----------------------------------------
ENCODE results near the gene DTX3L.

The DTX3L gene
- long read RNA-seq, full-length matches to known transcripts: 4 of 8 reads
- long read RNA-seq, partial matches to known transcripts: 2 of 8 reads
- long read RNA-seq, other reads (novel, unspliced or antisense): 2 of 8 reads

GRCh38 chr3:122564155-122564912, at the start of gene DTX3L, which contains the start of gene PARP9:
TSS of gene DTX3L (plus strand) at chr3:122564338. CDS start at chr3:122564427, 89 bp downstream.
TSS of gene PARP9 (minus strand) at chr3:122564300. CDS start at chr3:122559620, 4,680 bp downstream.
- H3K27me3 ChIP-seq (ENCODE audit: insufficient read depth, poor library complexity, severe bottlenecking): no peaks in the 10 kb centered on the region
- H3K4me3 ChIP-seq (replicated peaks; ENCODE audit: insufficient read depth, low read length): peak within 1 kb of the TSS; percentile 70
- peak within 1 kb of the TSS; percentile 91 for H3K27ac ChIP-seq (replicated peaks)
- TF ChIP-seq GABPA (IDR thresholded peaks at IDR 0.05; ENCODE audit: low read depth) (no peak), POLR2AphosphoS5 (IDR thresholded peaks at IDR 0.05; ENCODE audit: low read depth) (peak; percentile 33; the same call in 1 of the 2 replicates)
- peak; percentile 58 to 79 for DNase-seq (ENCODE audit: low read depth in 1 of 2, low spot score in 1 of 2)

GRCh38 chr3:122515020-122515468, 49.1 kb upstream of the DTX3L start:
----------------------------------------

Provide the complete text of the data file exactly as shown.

ENCODE results near the gene DTX3L.

The DTX3L gene
- long read RNA-seq, full-length matches to known transcripts: 4 of 8 reads
- long read RNA-seq, partial matches to known transcripts: 2 of 8 reads
- long read RNA-seq, other reads (novel, unspliced or antisense): 2 of 8 reads

GRCh38 chr3:122564155-122564912, at the start of gene DTX3L, which contains the start of gene PARP9:
TSS of gene DTX3L (plus strand) at chr3:122564338. CDS start at chr3:122564427, 89 bp downstream.
TSS of gene PARP9 (minus strand) at chr3:122564300. CDS start at chr3:122559620, 4,680 bp downstream.
- H3K27me3 ChIP-seq (ENCODE audit: insufficient read depth, poor library complexity, severe bottlenecking): no peaks in the 10 kb centered on the region
- H3K4me3 ChIP-seq (replicated peaks; ENCODE audit: insufficient read depth, low read length): peak within 1 kb of the TSS; percentile 70
- peak within 1 kb of the TSS; percentile 91 for H3K27ac ChIP-seq (replicated peaks)
- TF ChIP-seq GABPA (IDR thresholded peaks at IDR 0.05; ENCODE audit: low read depth) (no peak), POLR2AphosphoS5 (IDR thresholded peaks at IDR 0.05; ENCODE audit: low read depth) (peak; percentile 33; the same call in 1 of the 2 replicates)
- peak; percentile 58 to 79 for DNase-seq (ENCODE audit: low read depth in 1 of 2, low spot score in 1 of 2)

GRCh38 chr3:122515020-122515468, 49.1 kb upstream of the DTX3L start: